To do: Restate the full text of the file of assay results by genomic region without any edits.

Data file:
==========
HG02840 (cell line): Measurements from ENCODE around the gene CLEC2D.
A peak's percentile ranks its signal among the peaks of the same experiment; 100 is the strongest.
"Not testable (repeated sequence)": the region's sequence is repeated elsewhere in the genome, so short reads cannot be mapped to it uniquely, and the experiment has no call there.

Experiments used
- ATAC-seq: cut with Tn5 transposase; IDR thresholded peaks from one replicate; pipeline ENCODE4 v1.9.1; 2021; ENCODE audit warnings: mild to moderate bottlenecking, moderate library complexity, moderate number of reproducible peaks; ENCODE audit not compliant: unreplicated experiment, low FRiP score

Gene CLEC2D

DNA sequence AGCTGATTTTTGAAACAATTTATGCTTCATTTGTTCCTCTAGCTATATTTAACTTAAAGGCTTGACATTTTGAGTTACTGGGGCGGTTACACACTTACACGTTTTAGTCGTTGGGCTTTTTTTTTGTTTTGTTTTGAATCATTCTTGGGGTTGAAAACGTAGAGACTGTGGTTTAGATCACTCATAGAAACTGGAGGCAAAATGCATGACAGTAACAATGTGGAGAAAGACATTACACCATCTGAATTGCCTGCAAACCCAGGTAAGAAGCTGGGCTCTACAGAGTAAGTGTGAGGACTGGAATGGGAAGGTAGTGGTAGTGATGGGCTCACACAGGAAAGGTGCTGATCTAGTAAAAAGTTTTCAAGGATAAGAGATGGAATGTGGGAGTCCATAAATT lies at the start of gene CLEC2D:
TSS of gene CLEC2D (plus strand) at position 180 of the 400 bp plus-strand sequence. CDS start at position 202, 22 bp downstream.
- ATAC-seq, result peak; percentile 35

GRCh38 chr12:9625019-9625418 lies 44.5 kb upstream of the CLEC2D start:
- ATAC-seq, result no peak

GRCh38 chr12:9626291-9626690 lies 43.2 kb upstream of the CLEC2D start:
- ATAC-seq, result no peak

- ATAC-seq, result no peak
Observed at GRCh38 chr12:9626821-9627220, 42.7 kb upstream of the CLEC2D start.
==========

HG02840 (cell line): Measurements from ENCODE around the gene CLEC2D.
A peak's percentile ranks its signal among the peaks of the same experiment; 100 is the strongest.
"Not testable (repeated sequence)": the region's sequence is repeated elsewhere in the genome, so short reads cannot be mapped to it uniquely, and the experiment has no call there.

Experiments used
- ATAC-seq: cut with Tn5 transposase; IDR thresholded peaks from one replicate; pipeline ENCODE4 v1.9.1; 2021; ENCODE audit warnings: mild to moderate bottlenecking, moderate library complexity, moderate number of reproducible peaks; ENCODE audit not compliant: unreplicated experiment, low FRiP score

Gene CLEC2D

DNA sequence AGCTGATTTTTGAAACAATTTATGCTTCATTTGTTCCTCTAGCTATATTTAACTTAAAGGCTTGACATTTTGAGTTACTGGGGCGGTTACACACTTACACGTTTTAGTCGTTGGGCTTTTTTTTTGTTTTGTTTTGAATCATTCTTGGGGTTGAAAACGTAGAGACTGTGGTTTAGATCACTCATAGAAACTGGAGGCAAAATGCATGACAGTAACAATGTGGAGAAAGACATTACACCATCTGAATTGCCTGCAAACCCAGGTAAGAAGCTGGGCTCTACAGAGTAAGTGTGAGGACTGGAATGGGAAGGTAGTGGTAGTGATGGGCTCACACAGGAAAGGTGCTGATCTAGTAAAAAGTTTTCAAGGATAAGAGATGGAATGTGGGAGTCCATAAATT lies at the start of gene CLEC2D:
TSS of gene CLEC2D (plus strand) at position 180 of the 400 bp plus-strand sequence. CDS start at position 202, 22 bp downstream.
- ATAC-seq, result peak; percentile 35

GRCh38 chr12:9625019-9625418 lies 44.5 kb upstream of the CLEC2D start:
- ATAC-seq, result no peak

GRCh38 chr12:9626291-9626690 lies 43.2 kb upstream of the CLEC2D start:
- ATAC-seq, result no peak

- ATAC-seq, result no peak
Observed at GRCh38 chr12:9626821-9627220, 42.7 kb upstream of the CLEC2D start.